'Great day' for West Norfolk as expanded rail service is launched
The launch of an expanded rail service has been hailed as a "great day" for West Norfolk and a big step towards future investment in the network.
The first eight-coach train to call at all stations along the Fen Line arrived in Lynn's station today, ahead of the launch of regular services in a new timetable starting this weekend.
The £29 million project has seen new sidings built near Lynn's station and platforms extended at Littleport and Waterbeach.
Great Northern, the area's main train operator, says the project will make around 2,000 extra seats available on services to Cambridge each day during the morning commute and reduce overcrowding by as much as 80 per cent.
Rob Mullen, the company's train services director, said it was a "natural progression", following the introduction of new trains to the route three years ago.
He said: "It's a great day. It's not as big as Sunday, when we'll be running those eight cars in anger, but it's a really good day to introduce what we're doing."
North West Norfolk MP James Wild paid tribute to the work of his predecessor Lord Bellingham and his Commons colleague Liz Truss on the project.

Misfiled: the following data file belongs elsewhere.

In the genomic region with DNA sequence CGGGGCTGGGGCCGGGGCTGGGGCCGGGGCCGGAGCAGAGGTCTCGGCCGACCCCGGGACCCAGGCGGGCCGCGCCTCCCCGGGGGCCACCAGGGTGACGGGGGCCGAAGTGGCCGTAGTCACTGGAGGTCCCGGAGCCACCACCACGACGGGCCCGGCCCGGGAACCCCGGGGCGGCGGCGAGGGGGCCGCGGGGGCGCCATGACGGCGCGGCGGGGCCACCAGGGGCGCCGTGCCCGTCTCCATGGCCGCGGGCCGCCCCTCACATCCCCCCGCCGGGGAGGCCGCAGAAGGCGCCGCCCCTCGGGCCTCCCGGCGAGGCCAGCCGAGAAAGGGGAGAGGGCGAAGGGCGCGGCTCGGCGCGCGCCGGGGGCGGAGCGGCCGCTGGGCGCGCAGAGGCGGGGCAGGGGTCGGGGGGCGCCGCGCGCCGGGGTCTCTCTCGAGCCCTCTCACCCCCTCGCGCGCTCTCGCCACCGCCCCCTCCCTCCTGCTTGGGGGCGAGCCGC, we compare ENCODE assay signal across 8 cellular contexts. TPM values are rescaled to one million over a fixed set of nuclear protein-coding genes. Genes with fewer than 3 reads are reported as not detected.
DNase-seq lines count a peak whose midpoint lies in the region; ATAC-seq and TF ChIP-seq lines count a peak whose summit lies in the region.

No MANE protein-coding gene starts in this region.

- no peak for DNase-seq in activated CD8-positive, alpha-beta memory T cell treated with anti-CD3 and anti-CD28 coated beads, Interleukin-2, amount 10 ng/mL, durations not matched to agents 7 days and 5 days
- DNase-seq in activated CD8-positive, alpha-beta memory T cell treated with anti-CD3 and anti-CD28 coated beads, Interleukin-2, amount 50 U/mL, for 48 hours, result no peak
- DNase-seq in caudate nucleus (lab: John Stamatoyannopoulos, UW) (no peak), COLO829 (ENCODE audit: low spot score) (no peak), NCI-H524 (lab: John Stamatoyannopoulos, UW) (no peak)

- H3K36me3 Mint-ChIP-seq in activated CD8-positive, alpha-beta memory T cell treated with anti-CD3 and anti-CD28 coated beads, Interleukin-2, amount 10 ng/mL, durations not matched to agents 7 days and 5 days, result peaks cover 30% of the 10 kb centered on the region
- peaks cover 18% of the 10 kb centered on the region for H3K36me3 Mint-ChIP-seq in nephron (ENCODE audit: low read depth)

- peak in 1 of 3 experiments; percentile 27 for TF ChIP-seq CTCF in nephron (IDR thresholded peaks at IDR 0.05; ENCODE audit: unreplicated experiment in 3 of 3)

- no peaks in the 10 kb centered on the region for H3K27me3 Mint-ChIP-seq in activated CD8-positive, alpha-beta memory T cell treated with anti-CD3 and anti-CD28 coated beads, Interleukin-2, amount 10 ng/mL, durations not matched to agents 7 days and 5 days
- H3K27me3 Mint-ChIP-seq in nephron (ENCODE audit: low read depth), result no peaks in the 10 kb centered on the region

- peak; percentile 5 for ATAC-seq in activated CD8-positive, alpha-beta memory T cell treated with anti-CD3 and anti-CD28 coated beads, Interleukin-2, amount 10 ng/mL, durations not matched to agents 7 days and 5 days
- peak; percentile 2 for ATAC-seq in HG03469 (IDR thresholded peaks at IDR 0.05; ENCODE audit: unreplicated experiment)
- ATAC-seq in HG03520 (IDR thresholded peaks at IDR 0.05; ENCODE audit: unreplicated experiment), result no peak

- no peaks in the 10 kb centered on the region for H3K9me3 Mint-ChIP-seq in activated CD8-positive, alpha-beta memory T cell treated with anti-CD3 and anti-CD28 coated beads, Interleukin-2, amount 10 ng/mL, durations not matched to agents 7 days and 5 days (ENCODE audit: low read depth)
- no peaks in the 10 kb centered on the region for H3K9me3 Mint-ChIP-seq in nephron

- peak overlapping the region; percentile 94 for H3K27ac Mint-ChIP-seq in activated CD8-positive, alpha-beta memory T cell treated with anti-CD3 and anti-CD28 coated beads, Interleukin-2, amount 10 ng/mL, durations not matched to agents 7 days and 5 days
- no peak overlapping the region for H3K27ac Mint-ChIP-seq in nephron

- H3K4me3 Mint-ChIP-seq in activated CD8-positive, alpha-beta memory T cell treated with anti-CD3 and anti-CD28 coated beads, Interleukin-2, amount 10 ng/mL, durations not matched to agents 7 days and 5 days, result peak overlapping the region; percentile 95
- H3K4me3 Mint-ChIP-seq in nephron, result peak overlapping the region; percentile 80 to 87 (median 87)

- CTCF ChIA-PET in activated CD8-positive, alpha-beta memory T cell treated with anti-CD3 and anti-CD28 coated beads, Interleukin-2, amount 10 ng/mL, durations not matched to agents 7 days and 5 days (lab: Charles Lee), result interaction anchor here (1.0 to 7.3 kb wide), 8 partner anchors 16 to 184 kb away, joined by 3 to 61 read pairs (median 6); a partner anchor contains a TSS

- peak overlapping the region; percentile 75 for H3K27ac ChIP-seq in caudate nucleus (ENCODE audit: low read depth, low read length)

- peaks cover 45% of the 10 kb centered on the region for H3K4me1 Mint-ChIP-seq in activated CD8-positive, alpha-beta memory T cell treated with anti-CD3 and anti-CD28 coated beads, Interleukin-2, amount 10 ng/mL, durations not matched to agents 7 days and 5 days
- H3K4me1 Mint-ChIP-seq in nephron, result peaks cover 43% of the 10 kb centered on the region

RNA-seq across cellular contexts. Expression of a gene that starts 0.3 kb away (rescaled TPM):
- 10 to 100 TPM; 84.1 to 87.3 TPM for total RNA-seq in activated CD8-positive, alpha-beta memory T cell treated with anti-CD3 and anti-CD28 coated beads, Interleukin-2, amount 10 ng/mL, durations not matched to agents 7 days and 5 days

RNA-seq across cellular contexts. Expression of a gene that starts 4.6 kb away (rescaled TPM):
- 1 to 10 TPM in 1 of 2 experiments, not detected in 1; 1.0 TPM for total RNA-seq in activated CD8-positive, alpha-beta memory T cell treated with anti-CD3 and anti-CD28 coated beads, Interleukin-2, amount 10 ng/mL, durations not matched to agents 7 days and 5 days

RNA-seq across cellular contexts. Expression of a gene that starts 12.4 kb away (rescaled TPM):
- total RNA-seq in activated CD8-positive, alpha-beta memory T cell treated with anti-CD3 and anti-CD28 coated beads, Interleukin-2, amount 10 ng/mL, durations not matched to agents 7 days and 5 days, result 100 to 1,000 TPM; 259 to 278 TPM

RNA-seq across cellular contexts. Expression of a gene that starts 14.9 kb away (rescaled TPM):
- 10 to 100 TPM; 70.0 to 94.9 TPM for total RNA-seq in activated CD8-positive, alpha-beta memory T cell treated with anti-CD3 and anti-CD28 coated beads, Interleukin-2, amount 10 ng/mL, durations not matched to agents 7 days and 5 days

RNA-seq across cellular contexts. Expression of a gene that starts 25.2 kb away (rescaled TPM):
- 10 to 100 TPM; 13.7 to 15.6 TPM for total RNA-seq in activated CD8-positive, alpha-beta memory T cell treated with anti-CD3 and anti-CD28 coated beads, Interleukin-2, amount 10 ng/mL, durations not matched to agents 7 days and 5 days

He said: "Anyone who catches it regularly, as I do, knows how overcrowded it can get. It's very pleasing to see we'll have double the capacity on these services."
West Norfolk Council leader Brian Long said he had been campaigning for additional capacity since he first became a councillor 17 years ago.
He added: "Eight cars definitely improves the passenger experience. If you're on an early train out of King's Lynn, four cars, by the time you get to Ely, it's crammed. People look for alternatives.
"If people do choose, as they are doing, to live in more rural areas, a more frequent rail service becomes a bigger requirement."
The introduction of longer trains has been seen as a step towards other long-sought improvements, including the expansion of capacity around Ely.
Sarah-Jane Crawford, of Network Rail, which is responsible for the maintenance and upgrading of the network, said the company expects to submit a business case for Ely in the spring of 2022, following a recent public consultation.
Decisions are subject to the government's ongoing spending review.
But Miss Crawford said the company was hopeful of bringing potential construction work, which is currently estimated would begin around 2025 at the earliest, forward, and insisted passengers could expect .
She said: "We are undertaking work within Network Rail to focus on speeding up some of our project deliveries.
"We want to make sure people are feeling the benefit incrementally rather than waiting for a big shiny unveiling."
And she believes the network will recover from the downturn in passenger numbers experienced during the coronavirus crisis.
She said: "We're not naive to think it will be exactly the same as prior to Covid but I think the fact this has been in demand for such a long time gives us the flexibility to be able to deliver that and make it a pleasant experience.
"I'm confident we have a resilient enough service now and our future plans help drive that."